How to structure automated testing on a brand new app?
I'd like to tap your knowledge, and ask for some of your advice.
We are rewriting our application from the ground up (again). We are switching over from a pure Unix based system to a Client/Server model. This is a very large application with (probably) one million + of lines of code. We're starting from scratch. <- Moderator, forgive me for this blatant copy/paste job from my previous post.
My question is, how would I go about creating an environment where people are cognoscente of the fact that automated testing will be an important part of this project?
In other words, we are currently creating the architecture and doing a proof of concept for this HUGE project, and I'd like to make sure automation is part of this. Do you have any suggestions as to what I should do to keep this application going in the right direction from the very start, from an automation point of view?
Compared to other companies, I think our "automated testing culture" is relatively lacking. It is getting better, but we've still got a long way to go. Are there any lessons learned that anyone would care to share with me on a project of this magnitude?
Re: How to structure automated testing on a brand new app?
Without knowing the structure of your QA department I'll assume it is similar to ours. I would ask for a one-on-one with first your Director of QA, or the top person. Explain that with a project of such magnitude it would be a real credit to the department to get automation involved on the ground floor. Once the test plan begins to take shape jump in there and suggest ways that automation can handle different function points in the testing allowing the manual testers to concentrate on test case writing and new functionality. Stress that if ever there is a plan for determining an ROI for automation then this is it! Also one-on-one with the project manager explaining that, for the same reasons, automation would be beneficial for meeting deadlines and helping stabilize the project for the long haul. Automation is just another tool in the QA's bag of tricks and is only as good as it is allowed to be. But if the company has gone through the expense and learning curve to get automation up and running then by golly they should have some confidence in it allow it to help the overall process.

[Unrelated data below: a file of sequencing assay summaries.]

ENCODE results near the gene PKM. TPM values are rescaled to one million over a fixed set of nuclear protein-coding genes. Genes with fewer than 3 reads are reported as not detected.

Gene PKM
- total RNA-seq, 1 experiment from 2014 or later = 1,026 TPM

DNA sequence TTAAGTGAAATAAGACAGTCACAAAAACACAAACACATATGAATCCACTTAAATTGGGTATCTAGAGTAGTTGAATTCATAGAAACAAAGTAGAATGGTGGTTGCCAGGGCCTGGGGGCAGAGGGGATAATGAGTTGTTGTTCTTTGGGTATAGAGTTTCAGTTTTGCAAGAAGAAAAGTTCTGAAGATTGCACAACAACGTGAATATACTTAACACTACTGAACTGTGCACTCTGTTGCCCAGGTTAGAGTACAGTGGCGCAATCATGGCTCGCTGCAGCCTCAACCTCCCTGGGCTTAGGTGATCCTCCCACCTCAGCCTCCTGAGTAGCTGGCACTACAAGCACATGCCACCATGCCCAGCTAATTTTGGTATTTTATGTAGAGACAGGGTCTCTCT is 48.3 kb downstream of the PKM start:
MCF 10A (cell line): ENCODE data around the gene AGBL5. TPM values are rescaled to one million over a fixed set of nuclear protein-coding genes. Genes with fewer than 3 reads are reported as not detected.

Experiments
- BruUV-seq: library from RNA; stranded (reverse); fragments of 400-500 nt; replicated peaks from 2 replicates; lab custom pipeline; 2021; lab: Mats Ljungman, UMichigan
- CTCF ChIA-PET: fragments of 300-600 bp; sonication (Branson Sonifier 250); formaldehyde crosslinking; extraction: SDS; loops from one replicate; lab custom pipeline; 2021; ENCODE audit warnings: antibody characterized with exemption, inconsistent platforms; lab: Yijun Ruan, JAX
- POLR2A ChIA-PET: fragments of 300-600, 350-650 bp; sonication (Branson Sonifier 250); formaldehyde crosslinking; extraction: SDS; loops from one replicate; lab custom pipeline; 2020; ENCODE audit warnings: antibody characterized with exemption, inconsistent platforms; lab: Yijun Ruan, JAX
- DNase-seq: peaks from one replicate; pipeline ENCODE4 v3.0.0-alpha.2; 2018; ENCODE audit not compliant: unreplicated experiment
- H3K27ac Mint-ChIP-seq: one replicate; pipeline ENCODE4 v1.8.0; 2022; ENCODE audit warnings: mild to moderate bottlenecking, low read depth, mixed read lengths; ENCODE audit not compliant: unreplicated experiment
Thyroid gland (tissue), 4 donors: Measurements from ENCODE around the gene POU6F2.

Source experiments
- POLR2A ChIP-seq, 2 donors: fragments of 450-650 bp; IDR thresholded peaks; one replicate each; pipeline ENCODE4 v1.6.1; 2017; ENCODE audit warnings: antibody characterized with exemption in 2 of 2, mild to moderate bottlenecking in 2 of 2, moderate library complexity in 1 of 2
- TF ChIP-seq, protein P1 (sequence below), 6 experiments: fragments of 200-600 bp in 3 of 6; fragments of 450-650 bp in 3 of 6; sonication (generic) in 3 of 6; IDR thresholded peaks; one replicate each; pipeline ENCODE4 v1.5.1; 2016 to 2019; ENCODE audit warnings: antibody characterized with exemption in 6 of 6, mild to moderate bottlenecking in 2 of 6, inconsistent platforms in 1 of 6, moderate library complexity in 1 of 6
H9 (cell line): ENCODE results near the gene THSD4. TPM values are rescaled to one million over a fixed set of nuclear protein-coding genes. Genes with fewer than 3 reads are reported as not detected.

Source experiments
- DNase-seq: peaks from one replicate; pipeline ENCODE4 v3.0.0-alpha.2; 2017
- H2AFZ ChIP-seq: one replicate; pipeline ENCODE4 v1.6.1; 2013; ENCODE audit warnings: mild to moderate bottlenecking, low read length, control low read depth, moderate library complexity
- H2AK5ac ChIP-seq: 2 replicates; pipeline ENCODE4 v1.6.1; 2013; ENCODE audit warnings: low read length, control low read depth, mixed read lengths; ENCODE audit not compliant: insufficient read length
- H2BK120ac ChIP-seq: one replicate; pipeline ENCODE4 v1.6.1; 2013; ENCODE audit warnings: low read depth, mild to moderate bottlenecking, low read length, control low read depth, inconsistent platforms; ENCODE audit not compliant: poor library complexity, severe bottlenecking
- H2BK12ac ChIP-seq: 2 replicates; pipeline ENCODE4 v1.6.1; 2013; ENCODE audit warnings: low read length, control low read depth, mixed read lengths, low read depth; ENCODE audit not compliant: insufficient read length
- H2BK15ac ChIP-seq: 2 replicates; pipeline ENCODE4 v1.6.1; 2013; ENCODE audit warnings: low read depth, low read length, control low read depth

Success is the ability to go from one failure to another with no loss of enthusiasm.
~ Winston Churchill ~